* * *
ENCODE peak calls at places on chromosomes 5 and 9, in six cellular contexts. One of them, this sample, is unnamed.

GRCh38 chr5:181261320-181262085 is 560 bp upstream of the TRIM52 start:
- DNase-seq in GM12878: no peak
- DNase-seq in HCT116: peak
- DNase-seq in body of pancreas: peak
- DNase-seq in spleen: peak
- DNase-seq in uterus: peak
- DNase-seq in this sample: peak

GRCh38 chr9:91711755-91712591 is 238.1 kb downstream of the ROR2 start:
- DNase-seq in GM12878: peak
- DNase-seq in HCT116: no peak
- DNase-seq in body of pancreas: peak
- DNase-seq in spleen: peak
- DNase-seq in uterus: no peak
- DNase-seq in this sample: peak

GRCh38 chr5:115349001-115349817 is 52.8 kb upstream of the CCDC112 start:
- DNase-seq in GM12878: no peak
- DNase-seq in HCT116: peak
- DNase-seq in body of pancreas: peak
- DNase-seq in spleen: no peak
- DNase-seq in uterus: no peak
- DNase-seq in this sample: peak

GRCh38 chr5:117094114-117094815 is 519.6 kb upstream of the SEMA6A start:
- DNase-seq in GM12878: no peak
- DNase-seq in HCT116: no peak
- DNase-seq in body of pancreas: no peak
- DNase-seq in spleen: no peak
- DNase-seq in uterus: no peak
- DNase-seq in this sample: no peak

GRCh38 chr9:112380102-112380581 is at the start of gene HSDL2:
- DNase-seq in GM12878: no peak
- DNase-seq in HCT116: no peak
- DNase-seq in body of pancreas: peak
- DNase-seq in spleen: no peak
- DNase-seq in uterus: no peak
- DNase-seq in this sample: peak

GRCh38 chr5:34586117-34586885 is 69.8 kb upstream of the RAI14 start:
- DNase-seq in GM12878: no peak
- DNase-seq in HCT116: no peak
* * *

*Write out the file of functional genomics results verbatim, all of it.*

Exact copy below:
ENCODE peak calls at places on chromosomes 5 and 9, in six cellular contexts. One of them, this sample, is unnamed.

GRCh38 chr5:181261320-181262085 is 560 bp upstream of the TRIM52 start:
- DNase-seq in GM12878: no peak
- DNase-seq in HCT116: peak
- DNase-seq in body of pancreas: peak
- DNase-seq in spleen: peak
- DNase-seq in uterus: peak
- DNase-seq in this sample: peak

GRCh38 chr9:91711755-91712591 is 238.1 kb downstream of the ROR2 start:
- DNase-seq in GM12878: peak
- DNase-seq in HCT116: no peak
- DNase-seq in body of pancreas: peak
- DNase-seq in spleen: peak
- DNase-seq in uterus: no peak
- DNase-seq in this sample: peak

GRCh38 chr5:115349001-115349817 is 52.8 kb upstream of the CCDC112 start:
- DNase-seq in GM12878: no peak
- DNase-seq in HCT116: peak
- DNase-seq in body of pancreas: peak
- DNase-seq in spleen: no peak
- DNase-seq in uterus: no peak
- DNase-seq in this sample: peak

GRCh38 chr5:117094114-117094815 is 519.6 kb upstream of the SEMA6A start:
- DNase-seq in GM12878: no peak
- DNase-seq in HCT116: no peak
- DNase-seq in body of pancreas: no peak
- DNase-seq in spleen: no peak
- DNase-seq in uterus: no peak
- DNase-seq in this sample: no peak

GRCh38 chr9:112380102-112380581 is at the start of gene HSDL2:
- DNase-seq in GM12878: no peak
- DNase-seq in HCT116: no peak
- DNase-seq in body of pancreas: peak
- DNase-seq in spleen: no peak
- DNase-seq in uterus: no peak
- DNase-seq in this sample: peak

GRCh38 chr5:34586117-34586885 is 69.8 kb upstream of the RAI14 start:
- DNase-seq in GM12878: no peak
- DNase-seq in HCT116: no peak